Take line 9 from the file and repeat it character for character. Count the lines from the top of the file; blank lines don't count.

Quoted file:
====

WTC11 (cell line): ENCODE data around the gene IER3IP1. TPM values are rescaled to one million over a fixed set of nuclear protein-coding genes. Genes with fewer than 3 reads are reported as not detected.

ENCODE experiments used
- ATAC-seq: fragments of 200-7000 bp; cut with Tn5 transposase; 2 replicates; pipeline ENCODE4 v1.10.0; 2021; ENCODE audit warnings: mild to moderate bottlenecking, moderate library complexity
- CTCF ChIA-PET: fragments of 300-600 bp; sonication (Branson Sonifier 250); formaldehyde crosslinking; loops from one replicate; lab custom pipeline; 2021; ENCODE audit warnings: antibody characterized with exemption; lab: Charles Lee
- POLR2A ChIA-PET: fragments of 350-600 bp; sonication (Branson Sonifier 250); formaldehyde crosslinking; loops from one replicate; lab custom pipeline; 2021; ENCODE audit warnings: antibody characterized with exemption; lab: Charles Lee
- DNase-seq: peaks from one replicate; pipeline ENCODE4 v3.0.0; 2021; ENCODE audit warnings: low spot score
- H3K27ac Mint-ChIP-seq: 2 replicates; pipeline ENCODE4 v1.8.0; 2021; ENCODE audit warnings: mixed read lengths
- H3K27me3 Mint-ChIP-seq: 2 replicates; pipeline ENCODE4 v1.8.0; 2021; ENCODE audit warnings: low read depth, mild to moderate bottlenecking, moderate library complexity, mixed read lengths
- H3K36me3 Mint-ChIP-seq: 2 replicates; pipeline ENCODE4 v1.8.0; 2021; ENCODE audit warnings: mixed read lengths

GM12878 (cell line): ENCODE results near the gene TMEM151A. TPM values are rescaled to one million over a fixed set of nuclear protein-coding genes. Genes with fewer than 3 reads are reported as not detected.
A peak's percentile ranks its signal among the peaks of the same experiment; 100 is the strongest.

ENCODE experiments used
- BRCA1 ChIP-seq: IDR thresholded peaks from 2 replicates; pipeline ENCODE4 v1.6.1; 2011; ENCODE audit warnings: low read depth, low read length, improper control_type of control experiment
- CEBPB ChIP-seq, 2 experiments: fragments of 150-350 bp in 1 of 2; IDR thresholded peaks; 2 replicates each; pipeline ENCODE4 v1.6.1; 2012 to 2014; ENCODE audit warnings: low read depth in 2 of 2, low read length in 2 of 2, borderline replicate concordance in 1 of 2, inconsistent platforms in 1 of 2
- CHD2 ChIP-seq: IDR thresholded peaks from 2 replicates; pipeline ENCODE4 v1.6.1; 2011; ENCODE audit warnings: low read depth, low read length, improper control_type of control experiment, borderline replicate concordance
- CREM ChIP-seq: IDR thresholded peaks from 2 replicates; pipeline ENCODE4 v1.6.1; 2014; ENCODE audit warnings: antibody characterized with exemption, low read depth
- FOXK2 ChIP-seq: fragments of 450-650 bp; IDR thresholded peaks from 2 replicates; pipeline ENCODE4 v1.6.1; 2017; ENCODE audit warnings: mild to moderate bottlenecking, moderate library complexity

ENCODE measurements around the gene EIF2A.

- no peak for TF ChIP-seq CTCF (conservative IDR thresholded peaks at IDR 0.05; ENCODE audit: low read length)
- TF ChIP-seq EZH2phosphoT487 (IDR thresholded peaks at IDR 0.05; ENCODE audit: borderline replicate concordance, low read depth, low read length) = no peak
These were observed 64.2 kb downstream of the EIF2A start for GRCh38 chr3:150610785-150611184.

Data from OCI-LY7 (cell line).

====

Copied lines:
- H3K36me3 Mint-ChIP-seq: 2 replicates; pipeline ENCODE4 v1.8.0; 2021; ENCODE audit warnings: mixed read lengths